SAFETY & RISK MANAGEMENT PRACTICES WITHIN THE AUSTRALIAN OUTDOOR ADVENTURE INDUSTRY: Inland Water Paddle-Craft Guide
SAFETY & RISK MANAGEMENT PRACTICES WITHIN THE AUSTRALIAN OUTDOOR ADVENTURE INDUSTRY: INLAND WATER PADDLE-CRAFT
This post is part of a series of related articles on the outdoor adventure tourism industry and also safety & risk management practices
Over the past decade, the Australian outdoors community has been working on developing the ‘Australian Adventure Activity Standards’ (Australian AAS). The Australian AAS and the related ‘Good Practice Guides’ are a voluntary best-practice framework for safe and responsible planning and delivery of outdoor adventure activities with dependent participants.
Whilst the Australian AAS (‘The Standards’) and the related ‘Good Practice Guides’ (GPG’s) provide guidance on safety, risk management, and other aspects of responsible activity delivery, such as respect for the environment, cultural heritage and other users. The Standards are not a full legal compliance guide, nor are they a “how to” guide or even a field manual for outdoor activities. The standards do not provide guidance on providing a high-quality experience over and above safe and responsible delivery.
Currently Outdoors Victoria Ltd acts as the copyright holder as Secretariat for the Australian AAS project and its project partners. You can refer to their website for details of the project partners: http://australianaas.org.au/about/
CORE GOOD PRACTICE GUIDE
The Australian Adventure Activity Standard Core Good Practice Guide has been drafted. However, this is the ‘Public Access’ copy (Sept ’18) – as this one is not the final release version: Click Here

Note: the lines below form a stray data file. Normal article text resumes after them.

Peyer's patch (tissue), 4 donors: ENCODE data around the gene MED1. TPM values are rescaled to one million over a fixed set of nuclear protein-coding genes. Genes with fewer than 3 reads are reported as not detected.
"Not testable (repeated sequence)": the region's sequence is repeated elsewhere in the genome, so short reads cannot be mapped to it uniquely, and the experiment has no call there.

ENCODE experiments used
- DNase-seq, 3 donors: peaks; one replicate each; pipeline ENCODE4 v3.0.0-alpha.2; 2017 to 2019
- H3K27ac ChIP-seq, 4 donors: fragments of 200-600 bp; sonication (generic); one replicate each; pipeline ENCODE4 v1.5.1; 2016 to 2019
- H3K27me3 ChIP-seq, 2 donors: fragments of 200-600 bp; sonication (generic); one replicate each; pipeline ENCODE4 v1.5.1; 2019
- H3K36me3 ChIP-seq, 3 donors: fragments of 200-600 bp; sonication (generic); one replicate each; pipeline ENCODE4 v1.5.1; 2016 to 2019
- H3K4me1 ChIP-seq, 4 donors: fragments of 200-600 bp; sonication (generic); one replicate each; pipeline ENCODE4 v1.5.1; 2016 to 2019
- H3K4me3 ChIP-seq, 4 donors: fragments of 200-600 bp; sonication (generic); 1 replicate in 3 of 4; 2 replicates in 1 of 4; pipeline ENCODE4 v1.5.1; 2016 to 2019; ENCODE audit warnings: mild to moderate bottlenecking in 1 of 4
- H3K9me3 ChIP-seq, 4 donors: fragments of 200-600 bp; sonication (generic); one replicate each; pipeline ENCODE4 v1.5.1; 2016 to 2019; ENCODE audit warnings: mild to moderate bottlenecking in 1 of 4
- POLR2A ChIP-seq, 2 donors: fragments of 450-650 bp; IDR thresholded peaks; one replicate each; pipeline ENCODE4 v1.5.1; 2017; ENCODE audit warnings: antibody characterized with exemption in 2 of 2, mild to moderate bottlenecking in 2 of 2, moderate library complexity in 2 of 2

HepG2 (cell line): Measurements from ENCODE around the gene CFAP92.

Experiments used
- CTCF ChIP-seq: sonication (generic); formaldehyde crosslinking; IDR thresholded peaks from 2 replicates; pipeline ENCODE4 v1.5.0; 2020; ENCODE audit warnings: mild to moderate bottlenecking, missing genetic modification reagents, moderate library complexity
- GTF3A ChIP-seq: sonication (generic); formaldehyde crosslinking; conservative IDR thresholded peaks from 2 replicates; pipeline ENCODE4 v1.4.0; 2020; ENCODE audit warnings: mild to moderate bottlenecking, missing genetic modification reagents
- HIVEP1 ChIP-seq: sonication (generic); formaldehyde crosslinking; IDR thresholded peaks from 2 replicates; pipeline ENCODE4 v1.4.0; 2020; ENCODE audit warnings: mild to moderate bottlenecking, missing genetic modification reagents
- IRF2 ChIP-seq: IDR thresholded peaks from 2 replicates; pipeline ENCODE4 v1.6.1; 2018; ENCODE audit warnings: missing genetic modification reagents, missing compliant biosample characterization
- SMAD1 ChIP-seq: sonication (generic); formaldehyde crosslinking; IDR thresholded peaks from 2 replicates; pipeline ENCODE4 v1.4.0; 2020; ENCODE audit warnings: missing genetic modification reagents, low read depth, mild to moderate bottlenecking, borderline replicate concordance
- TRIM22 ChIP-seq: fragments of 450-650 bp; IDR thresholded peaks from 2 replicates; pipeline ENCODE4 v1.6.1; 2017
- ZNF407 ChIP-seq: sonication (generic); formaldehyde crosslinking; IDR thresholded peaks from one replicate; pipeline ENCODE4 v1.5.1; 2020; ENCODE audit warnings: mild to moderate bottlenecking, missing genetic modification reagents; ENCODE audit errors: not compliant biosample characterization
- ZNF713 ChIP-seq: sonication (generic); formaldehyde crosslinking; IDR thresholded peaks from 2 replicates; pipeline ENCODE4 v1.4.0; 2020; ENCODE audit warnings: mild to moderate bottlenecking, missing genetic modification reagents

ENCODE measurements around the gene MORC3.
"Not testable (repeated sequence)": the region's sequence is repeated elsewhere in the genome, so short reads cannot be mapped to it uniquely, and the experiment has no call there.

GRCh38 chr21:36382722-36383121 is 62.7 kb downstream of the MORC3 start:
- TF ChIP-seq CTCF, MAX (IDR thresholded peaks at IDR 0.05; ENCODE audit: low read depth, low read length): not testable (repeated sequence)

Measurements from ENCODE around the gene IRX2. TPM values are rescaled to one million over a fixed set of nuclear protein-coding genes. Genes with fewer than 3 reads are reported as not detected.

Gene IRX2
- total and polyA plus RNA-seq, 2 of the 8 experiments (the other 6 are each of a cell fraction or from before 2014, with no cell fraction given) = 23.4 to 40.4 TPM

The Standard and the related ‘Good Practice Guides’ (GPG’s) are specifically designed to help activity providers who are conducting activities involving dependent participants, to provide a safe and responsible experience. It is for each provider to determine based on their own individual circumstances, if they are working with dependent participants or not.
A dependent participant is a person owed a duty of care by the activity provider who is reliant upon the activity leaders for supervision, guidance or instruction to support the person’s participation in an activity. For example, this often includes participants under the age of 18, participants lacking the ability to safely undertake the activity, or participants reasonably relying on the activity provider for their safety. The degree of dependence may vary during an activity.
INLAND WATER PADDLE-CRAFT – GOOD PRACTICE ACTIVITY GUIDE
The draft activity good practice guide for 'Inland Water Paddle-craft' has also just been released for public comment. Members of the outdoors community can have their say about this activity good practice guide by visiting: Click Here
The Standard and GPG’s were developed with the input from a wide range of outdoors and adventure activity experts with extensive field experience. They draw heavily on state-and territory-specific standards previously in place across Australia. The development process included work by a range of technical expert working groups, as well as open consultation throughout the community of activity providers and other experts. Further details of the creation of the Standard and Good Practice Guides can be found at: www.australianaas.org
It is intended that the Standard and GPG’s will be regularly updated to reflect changing practice and better understanding over time. Updates will be noted on the website listed above.
The Standard and Good Practice Guides will not cover each and every circumstance of an adventure activity. Even when they are adhered to, they cannot entirely eliminate the risk or possibility of loss or injury. These 'Guides' are just that - a guide (only).
This post is part of a series of related articles on the outdoor adventure tourism industry and also safety & risk management practices. If you would like to chat further, or to find out more information about any of our posts - just send us a pm on Facebook, or e-mail us: firstname.lastname@example.org
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